Divorce is an emotional time. Discussions over who gets what can be stressful enough before you even get to the question of ‘Who keeps the dog?’.
Who keeps the dog?
Pets are often more than just that to their owners – your dog can be a much-loved family member. The family courts don’t see it that way, though.
‘Chattels’ may seem an unorthodox name for a pet, but this is how ‘your’ dog will be classified, alongside your furniture, artwork and jewellery. To decide who gets the dog, the court will consider:
- Who purchased the dog, and whose name is it registered to?
- Was the pet a gift, and who was the recipient?
- What contributions has each party made to the dog, for example, vet bills, food, and pet insurance.
- Which party can financially support the dog?
- Who has the most suitable home for the dog?
See you in court!
Celebrity couple Ant McPartlin and Lisa Armstrong went to court over their pet. They were granted shared care of their chocolate Labrador, Hurley, on a weekly basis.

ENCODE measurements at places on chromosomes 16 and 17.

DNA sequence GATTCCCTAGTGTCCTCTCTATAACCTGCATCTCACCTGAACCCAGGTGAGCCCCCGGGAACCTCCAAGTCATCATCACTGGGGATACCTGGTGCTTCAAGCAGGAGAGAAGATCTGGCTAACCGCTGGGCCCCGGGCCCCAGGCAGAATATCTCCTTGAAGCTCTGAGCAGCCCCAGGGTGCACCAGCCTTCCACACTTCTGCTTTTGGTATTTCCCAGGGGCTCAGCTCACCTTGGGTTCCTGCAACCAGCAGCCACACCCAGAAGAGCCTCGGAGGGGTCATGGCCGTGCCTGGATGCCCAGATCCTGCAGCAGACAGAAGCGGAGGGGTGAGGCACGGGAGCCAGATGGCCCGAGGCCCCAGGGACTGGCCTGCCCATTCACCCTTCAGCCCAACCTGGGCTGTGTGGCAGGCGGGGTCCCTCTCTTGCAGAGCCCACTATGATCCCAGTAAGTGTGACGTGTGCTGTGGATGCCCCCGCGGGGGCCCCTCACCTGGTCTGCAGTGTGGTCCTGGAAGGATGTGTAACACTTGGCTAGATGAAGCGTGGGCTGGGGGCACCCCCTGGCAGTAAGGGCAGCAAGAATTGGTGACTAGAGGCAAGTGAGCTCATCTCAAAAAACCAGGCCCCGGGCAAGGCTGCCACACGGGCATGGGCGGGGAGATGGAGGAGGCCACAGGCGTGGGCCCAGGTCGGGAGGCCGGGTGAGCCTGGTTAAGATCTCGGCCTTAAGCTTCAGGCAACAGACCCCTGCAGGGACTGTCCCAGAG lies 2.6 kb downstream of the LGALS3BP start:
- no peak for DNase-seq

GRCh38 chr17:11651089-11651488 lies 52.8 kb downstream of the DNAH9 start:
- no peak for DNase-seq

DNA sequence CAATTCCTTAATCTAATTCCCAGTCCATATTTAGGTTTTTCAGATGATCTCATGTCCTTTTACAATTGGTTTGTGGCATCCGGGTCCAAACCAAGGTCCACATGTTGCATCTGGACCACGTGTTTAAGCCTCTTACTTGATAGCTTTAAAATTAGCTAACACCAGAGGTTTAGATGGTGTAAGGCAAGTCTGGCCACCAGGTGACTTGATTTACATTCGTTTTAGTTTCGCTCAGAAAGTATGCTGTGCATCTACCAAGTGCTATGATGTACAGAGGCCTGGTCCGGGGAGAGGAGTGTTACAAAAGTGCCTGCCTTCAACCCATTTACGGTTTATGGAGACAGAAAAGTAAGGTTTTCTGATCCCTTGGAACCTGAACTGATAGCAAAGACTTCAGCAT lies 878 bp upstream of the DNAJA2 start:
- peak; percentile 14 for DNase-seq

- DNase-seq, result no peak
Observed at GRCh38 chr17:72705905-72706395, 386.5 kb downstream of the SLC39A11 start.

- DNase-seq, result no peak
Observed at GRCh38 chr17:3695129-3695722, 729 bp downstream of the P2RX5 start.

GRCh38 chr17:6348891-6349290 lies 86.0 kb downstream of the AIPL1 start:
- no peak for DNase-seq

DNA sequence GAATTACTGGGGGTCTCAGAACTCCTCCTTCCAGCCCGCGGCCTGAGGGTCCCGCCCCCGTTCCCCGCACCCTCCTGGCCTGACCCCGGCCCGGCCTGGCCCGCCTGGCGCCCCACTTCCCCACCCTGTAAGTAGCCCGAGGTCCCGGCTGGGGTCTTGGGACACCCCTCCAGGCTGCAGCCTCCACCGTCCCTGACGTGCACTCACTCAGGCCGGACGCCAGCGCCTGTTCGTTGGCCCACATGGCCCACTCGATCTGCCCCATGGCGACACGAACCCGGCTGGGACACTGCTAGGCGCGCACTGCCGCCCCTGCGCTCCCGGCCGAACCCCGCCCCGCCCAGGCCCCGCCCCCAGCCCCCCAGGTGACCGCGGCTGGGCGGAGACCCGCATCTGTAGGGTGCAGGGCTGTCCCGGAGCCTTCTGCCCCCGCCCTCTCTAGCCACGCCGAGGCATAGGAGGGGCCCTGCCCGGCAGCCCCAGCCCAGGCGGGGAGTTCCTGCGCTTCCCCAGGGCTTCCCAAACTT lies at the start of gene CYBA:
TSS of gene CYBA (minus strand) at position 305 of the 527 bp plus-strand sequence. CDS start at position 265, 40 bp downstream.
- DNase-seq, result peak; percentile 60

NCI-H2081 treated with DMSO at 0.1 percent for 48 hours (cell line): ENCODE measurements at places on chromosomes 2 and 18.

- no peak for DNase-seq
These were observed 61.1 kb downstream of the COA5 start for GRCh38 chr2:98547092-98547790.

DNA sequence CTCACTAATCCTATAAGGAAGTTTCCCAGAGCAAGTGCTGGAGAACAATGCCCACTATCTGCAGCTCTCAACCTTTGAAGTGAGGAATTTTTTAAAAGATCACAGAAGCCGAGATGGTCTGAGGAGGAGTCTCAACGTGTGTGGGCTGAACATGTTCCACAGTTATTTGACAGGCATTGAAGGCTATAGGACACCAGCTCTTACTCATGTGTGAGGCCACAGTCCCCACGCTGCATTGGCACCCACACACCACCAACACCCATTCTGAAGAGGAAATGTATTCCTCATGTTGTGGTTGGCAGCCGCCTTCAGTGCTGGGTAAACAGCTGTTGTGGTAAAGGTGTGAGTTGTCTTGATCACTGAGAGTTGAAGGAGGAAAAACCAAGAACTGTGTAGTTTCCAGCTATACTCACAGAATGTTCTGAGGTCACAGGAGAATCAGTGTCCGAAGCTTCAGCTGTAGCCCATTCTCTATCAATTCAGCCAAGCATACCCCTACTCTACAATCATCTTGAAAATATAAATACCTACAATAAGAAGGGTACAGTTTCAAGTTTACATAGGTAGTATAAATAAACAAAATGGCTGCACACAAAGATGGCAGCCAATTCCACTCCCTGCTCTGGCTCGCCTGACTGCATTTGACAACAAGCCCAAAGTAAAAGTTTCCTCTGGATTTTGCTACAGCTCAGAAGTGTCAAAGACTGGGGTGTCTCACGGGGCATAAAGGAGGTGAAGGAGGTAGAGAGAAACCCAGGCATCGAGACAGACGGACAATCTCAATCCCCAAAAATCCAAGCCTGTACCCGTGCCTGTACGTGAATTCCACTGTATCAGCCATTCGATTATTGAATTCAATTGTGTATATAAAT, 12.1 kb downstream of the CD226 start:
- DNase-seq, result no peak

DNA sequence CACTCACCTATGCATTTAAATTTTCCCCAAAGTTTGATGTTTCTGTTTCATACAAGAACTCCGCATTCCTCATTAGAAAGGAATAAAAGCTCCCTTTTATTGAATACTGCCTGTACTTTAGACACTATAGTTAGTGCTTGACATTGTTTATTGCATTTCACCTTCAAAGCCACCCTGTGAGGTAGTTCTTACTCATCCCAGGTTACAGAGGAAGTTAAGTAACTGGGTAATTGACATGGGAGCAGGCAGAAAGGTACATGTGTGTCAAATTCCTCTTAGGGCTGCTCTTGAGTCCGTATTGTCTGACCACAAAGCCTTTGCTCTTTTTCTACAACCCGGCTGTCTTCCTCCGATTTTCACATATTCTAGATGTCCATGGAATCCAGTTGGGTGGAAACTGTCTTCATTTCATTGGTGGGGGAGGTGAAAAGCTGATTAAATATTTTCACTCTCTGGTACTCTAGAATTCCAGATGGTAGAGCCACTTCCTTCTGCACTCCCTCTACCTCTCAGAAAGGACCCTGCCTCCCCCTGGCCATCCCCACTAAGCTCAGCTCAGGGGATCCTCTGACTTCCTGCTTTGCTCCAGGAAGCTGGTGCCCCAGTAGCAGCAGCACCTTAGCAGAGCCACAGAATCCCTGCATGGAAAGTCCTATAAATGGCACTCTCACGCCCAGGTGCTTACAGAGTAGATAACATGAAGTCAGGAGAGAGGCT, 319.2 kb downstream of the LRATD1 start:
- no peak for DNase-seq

For the rest of us, lengthy and costly court proceedings may not be proportionate.
Alternative Dispute Resolution
Mediation is a proactive way for a neutral and impartial third party to help you reach a negotiated solution. The mediator facilitates discussion, identifies possible solutions, and allows the parties to make informed decisions.
If the parties agree to Arbitration, they accept that the ‘award’ of the arbitrator will be final. That award can then be made a court order if required and enforced.
Often, solicitor negotiation can help structure proposals for shared care, including visiting arrangements, collection and return times, and time to take the dog for a walk. In making those arrangements, it is important to ensure the welfare of the dog and its needs are met by each party.
…not just for Christmas
You’ll be familiar with the Dogs Trust slogan: ‘A dog is for life, not just for Christmas’. If your life takes a turn this festive season, who gets the dog?